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If an employee thinks that he/she has been unfairly dismissed by their employer, it may be possible that an unfair dismissal claim can be made to the New South Wales Industrial Relations Commission. Dismissal includes threatened dismissal.
From 1 January 2010, private sector NSW employers and employees previously covered by the NSW state award system (mainly sole traders and partnerships) moved into the national workplace relations system administered by the federal government. Generally, employees employed by a corporation have been covered by the national system since the introduction of the Workchoices legislation in March 2006. Information about federal unfair dismissal procedures.
The effect of that change is that an employee will only be covered by the NSW industrial relations system if he or she is:
If an employee is employed by one of these types of employer and is :
he or she may be eligible to make an application for relief from alleged unfair dismissal.
This may include:
Apprentices and trainees may contact the Apprenticeships & Traineeships Hotline on 132 811 for information about termination of their apprenticeship.
To make a claim, applicants must fill in an application form and file it at the Industrial Registry, Level 10, 10-14 Smith Street, Parramatta. Applications may also be filed online or at any NSW Local Court (except Central Local Court. The application can be lodged online, in person or by mail and through your solicitor, agent or union representative.
A fee must be paid when a claim is filed. Please refer to https://www.irc.nsw.gov.au/practice-and-procedures/fees.html. An original application with two copies should be filed.
A list of NSW Local Courts can be found at http://www.localcourt.justice.nsw.gov.au/courtlocations
The Application, Form 7A must be filed within 21 days from the date on which the dismissal took effect. If it is made later than that applicants must provide reasons why the claim is late.
The Commission will look at the reasons for the delay and may or may not hear the application. In making its decision the Commission will have regard to:
Before filing the application, applicants should ensure that all the questions on the application form have been completed.
When the application is filed at the Industrial Registry, applicants will be given a date, time and location for conciliation and a copy of "A Guide to Conciliation of Unfair Dismissal Claims". Where applications are filed by mail, applicants will be advised by mail of the time, date and location for the conciliation and sent a copy of "A Guide to Conciliation of Unfair Dismissal Claims".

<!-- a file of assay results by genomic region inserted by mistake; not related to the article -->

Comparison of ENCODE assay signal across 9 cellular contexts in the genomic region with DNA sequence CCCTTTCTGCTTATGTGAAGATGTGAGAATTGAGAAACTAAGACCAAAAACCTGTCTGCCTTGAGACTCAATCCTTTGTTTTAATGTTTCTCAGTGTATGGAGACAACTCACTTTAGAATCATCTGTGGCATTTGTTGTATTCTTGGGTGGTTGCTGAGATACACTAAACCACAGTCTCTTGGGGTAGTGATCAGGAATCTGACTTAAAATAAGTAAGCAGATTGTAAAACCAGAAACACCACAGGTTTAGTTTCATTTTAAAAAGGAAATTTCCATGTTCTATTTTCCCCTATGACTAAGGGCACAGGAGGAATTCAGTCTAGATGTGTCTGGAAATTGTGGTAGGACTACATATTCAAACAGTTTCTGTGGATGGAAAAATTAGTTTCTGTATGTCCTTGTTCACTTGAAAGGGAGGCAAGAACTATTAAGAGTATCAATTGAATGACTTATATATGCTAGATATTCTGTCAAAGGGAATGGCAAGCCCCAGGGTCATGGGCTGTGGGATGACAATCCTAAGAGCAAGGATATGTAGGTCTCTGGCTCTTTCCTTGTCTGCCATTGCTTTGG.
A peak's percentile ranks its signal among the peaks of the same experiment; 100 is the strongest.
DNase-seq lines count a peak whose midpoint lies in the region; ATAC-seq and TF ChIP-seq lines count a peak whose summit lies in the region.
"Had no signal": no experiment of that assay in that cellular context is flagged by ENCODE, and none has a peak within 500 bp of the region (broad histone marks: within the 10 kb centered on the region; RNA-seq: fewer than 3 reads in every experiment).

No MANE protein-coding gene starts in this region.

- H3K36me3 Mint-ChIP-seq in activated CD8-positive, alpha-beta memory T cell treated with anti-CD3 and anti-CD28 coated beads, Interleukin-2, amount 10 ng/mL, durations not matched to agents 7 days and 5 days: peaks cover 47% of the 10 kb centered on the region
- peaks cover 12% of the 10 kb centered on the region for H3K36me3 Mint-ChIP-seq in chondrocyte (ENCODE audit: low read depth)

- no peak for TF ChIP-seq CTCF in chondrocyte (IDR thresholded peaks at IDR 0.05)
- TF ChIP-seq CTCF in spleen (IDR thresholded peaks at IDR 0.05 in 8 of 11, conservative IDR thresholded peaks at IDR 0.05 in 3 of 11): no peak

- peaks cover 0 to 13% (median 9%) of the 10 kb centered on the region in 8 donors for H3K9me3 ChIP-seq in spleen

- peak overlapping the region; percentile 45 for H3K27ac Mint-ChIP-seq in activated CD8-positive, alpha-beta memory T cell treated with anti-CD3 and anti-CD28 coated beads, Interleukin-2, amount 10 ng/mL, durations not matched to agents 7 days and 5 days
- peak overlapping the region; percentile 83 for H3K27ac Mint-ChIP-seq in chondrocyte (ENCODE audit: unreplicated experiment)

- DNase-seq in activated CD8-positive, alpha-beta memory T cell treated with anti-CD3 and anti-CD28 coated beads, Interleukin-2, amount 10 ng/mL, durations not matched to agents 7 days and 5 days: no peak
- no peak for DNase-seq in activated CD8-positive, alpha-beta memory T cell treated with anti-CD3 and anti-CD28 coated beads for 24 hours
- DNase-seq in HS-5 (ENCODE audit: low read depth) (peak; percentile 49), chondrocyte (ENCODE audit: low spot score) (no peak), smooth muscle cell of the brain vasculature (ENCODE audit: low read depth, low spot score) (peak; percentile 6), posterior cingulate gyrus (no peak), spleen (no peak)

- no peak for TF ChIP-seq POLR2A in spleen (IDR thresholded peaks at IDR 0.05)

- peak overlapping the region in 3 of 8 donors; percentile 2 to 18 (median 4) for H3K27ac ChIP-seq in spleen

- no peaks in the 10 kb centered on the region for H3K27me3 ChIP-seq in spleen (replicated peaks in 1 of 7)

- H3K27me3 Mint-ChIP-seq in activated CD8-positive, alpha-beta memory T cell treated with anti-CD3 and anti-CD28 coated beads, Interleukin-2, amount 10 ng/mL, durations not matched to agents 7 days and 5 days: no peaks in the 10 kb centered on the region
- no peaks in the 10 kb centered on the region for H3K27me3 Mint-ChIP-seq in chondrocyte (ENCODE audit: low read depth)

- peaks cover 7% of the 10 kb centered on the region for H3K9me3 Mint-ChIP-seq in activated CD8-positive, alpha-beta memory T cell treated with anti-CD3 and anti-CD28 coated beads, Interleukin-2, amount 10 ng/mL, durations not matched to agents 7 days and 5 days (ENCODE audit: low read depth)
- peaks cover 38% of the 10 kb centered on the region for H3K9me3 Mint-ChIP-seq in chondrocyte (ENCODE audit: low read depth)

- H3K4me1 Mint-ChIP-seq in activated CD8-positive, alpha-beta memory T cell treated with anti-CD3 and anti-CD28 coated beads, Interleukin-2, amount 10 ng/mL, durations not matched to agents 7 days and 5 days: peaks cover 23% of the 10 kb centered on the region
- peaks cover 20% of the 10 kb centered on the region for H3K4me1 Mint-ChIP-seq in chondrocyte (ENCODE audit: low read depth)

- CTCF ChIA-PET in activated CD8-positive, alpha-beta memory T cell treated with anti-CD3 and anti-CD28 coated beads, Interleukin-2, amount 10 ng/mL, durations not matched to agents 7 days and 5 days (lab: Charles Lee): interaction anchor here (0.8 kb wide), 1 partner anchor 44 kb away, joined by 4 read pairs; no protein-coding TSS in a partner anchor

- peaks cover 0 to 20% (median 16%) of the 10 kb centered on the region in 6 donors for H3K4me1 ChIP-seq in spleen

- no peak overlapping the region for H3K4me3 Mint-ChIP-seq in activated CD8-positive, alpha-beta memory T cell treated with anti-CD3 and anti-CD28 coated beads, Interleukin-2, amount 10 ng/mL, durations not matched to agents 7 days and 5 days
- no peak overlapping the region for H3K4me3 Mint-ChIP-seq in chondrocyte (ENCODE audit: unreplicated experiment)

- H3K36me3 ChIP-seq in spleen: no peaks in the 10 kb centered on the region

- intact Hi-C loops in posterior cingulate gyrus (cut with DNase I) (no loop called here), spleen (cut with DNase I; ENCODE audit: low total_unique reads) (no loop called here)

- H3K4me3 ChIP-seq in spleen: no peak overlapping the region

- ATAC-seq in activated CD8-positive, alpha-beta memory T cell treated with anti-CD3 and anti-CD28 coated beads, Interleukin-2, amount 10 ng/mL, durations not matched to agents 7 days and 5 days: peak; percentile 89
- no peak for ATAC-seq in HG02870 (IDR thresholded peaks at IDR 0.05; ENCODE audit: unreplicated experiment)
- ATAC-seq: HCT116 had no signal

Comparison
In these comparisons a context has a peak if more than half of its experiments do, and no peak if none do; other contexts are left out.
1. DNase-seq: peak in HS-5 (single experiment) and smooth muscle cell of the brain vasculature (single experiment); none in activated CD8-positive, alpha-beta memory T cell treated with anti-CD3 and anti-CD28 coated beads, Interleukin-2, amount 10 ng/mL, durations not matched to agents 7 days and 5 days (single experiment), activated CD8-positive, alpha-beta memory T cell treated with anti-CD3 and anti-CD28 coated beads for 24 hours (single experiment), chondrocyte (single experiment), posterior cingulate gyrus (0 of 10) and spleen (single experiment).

In the Sydney Metropolitan area most cases are listed for conciliation 3 weeks after filing. Where the workplace is located outside the Sydney Metropolitan area cases may take slightly longer to list.
The Registry will post to the employer (respondent) at the address provided on the application form the following:
The Employer's Reply is an opportunity for the respondent to give details of his/her position in respect of applicant's claim.
If the employer is a member of an employer's association, it is suggested that the employer contact that organisation for advice.
Download Form 7B, Employer's Response, Form 37, Notice of Appearance and Guide to Conciliation :
Conciliation is an important first step in resolving an unfair dismissal claim - it is very important that both parties attend. The purpose of conciliation is to try and resolve a claim by agreement without proceeding to a full hearing. A claim may not proceed to arbitration unless all reasonable attempts to settle it by conciliation have been made.
Practitioners, industrial agents and others who appear before the Commission should do all they can to facilitate the fair and prompt disposal of matters before the Commission. Ways in which this should occur include:
At the conclusion of unsuccessful conciliation the Member of the Commission who conducted the conciliation will make the "usual directions" in order to prepare the matter for an arbitrated hearing.
A date for the arbitrated hearing should usually be fixed at the time of making the "usual directions".
The following documents will assist in preparation for arbitration:
These documents are also available on request from the Registry.
The Industrial Relations Commission has the discretion to order costs and may determine by whom and to what extent costs are to be paid. (s.181(1)) of the Industrial Relations Act 1996 . The Commission may order costs to be assessed on the basis set out in Division 11 of Part 3.2 of Chapter 3 of the Legal Profession Act 2004 or on any other basis.
Costs includes costs of or incidental to proceedings in the Commission and in the case of an appeal to the Commission, the costs of or incidental to the proceedings giving rise to the appeal, as well as the costs of or incidental to the appeal s.181(4)
The Commission may only award costs:
Costs in unfair dismissal proceedings will only be awarded when at least one of the above criteria is established, and even then is not automatic. The Commission has a discretion as to whether and what costs ought to be awarded in these circumstances.
The Commission when it is not sitting as the Industrial Court of New South Wales may award costs against an industrial agent (representing either an applicant or employer) in unfair dismissal proceedings if:
The Commission may in any proceedings exercise its powers and discretions as to costs at any stage of the proceedings or after the conclusion of the proceedings (Part 12.1 of the Industrial Relations Commission Rules 2009).
15 Aug 2023
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